Gibraltar 2 WW11 tunnels and Moorish castle.

Steve & Carol
Wed 2 Mar 2022 10:31
We also visited the WWII tunnels and Moorish castle, on the way we visited the city under siege exhibition which is in the gunpowder magazine with its mega thick walls and cannon ball storage building from the great siege days, the walls of the buildings were covered with engraved signatures from the soldiers who were posted there.
To go into the WWII tunnels we needed to don lovely hard hats as well as our masks so looked fab! 
During WWII the civilian population of Gibraltar was evacuated to the UK, with more of Europe falling under German domination and Italy joining the war, Gibraltar became of increasing strategic importance and numerous new tunnels were built to accommodate the increased numbers of troops, ammunition, equipment and food stores should Gibraltar come under siege again or be attacked from land or sea. The tunnels accommodated what amounted to an underground city where the entire 16,000 strong garrison could be housed along with enough food to last them 16months, there was also a power generating station, water distillation plant, telephone exchange, hospital, vehicle maintenance workshop! the full length of the WWII tunnels is 34miles (55km). The rock excavated when the tunnels were built was used to make the airport runway.  A small portion is open to the public and we spent a leisurely time touring them, you can listen to tour guide information on a device as you walk around although you have to ask for it as they don’t seem to offer them out when you get there🙄. We went back and asked for one when we noticed signs with 🎧 and numbers as we went round!!!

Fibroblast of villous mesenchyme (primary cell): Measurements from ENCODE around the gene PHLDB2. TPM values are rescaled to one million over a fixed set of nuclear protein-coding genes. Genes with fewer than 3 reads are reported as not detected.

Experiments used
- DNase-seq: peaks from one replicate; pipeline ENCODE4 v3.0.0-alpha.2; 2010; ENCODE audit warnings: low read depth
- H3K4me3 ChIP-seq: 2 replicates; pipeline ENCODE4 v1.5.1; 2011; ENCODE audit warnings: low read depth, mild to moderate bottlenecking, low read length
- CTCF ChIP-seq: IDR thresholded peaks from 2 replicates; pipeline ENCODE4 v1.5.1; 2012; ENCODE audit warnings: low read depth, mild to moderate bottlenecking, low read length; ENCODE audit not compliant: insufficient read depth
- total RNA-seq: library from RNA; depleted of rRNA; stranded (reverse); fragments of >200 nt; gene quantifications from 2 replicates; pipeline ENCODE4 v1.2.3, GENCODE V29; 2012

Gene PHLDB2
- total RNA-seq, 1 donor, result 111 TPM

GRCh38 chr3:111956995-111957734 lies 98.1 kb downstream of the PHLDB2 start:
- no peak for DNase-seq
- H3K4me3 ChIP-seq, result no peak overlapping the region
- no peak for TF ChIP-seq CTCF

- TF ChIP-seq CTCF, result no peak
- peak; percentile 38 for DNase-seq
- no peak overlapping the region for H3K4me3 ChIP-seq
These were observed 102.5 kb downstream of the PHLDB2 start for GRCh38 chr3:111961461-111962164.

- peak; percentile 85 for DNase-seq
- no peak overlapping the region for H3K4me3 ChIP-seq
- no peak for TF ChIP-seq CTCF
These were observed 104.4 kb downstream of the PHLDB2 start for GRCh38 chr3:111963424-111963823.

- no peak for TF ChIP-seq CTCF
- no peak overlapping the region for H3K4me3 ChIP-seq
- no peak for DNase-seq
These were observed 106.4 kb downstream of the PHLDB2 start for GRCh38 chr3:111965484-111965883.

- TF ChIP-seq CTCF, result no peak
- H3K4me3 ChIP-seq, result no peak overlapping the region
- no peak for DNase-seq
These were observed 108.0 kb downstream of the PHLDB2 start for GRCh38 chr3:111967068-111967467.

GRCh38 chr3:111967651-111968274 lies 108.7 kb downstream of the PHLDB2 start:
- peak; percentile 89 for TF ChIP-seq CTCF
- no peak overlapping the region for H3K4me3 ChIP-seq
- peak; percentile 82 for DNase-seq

Not far from the WW11 tunnels is the Moorish castles a medieval fortification built by the Moors, the build was started in the 8th Century and was a lot bigger than the portion that remains today, the ruined tower was rebuilt in by the Moors in 1333 when they recaptured the rock and has since withstood 10 sieges! from the top you can see some of the old structure hidden among more recent buildings.